No Coconut Oil Soap
What’s a girl to do when she is allergic to one of the most common oils in soaping? My friend Cassie asked me if I could help her find a recipe for soap that does not use any coconut oil, as she is allergic to it. I was sure I could come up with something!
Using the 6-5-4-1 formula to create a fool-proof recipe (see this blog post), I came up with this recipe:
6 oz Hydrogenated Soy
5 oz Palm Kernel Oil
4 oz Olive Oil
1 oz Lanolin
I chose Lanolin as the luxury oil for several reasons. First, I wanted to avoid any nut oils in case there are related allergies. Second, Lanolin has some fabulous moisture retention ability. Finally, I haven’t soaped with Lanolin before, so I want to give it a try.
Since my friend loves floral scents, with lavender, lilac, and rose at the top of her list, I searched my stash of fragrance oils for something I think she would like. Bella Fragrance Oil is the one I think she will most enjoy. Check out this description from our catalog:
“Bella is described as very floral smell, like lavender or freesia…. To round out Bella we have notes of rose, iris, violet, and soft musk. Sexy, but also fresh and innocent.”
Let’s gather what we need to make some fabulous soap!
Palm Kernel Oil
Sodium Hydroxide (Lye)
Bella Fragrance Oil
Lavender Buds USA Grown
Soap Cutting Tool
Please begin with this blog post if you have never made cold process soap before! Then join me to make this soap.
No Coconut Oil Soap:
Recipe in Ounces (20 oz of oils)
7.5 oz Soybean Oil
6.25 oz Palm Kernel Oil
5 oz Olive Oil
1.25 oz Lanolin
2.7 oz lye (5% superfat)
0.35 oz Bella Fragrance Oil
Recipe in Percentages
37.5% Soybean Oil
31.25% Palm Kernel Oil
25% Olive Oil
After dissolving the lye in the distilled water, I weighed the Soybean Oil, Palm Kernel Oil, and Olive Oil into a soap bucket and microwaved in short bursts until all were liquid. At that point, I stirred in the Lanolin until it was melted. I checked the temperature of the lye water and oils to make sure they were within 10 degrees of each other. That is not strictly necessary, but it is one of the easy safeguards that can eliminate problems in the soap batter. It’s easy to cool a too-hot liquid by placing the bucket in cool water and stirring the liquid inside the bucket until it has come to the desired temperature.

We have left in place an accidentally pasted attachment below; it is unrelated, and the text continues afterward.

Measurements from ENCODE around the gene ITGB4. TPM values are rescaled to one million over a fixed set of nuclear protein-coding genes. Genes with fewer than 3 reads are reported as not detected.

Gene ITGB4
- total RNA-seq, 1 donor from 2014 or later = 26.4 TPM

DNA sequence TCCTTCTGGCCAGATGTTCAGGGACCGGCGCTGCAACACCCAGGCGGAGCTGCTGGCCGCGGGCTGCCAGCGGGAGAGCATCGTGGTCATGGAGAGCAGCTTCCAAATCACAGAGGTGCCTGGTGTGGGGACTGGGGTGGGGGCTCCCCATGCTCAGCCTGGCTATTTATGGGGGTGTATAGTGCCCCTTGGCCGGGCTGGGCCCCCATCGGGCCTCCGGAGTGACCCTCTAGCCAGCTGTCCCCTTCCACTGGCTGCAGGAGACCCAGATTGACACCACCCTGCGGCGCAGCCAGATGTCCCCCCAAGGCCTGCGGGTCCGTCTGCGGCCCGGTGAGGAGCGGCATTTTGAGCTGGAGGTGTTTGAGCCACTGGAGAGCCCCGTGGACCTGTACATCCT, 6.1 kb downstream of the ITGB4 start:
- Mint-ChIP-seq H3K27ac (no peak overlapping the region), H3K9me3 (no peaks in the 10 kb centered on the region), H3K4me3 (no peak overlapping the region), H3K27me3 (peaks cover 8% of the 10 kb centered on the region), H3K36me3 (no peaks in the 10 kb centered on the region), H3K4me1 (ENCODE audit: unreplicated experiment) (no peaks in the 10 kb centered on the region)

Now it’s time to add the lye mixture carefully to the oils, making sure you don’t splash. I like to stir with my soap spoon for a minute or so before stick blending. Once I have used the stick blender to reach trace, I stir in my fragrance oil. Mmmm, this smells lovely!
I’m going to do a little texturing on top of the soap after pouring it into the mold, so I blended the batter a bit more to thicken it. Then I poured it into the mold. This time around I’m using my trusty Rubbermaid drawer organizer lined with plastic wrap. The bars that come out are a bit smaller than a typical bar of soap, but I find they are very easy to hold, and I love that the mold was not expensive! My texturing tool is a fork.
Once I was happy with the texture on the top of the soap, I sprinkled lavender buds down one side, purely for the sake of beauty and to say “Hey! I’m a floral soap!” I’ll walk away now and let the mixture do its magic and become soap.
This soap behaved beautifully. It’s always such a pleasure to work with a recipe that doesn’t come up with any crazy surprises. It took less than two minutes for the batter to become thick enough to texture.
I’m looking forward to seeing it out of the mold!
After the soap sat for about 18 hours, I took it out of the mold. It was still very soft and oily to the touch, but it was solid enough to cut and photograph. I probably could have left it another 24 hours without having any trouble cutting it, but I’m not the most patient person. The fragrance is light and lovely, and I am delighted with the fact that it did not discolor the soap at all!
What do you think? Have you made soaps without coconut oil or any other particular oil due to allergy issues?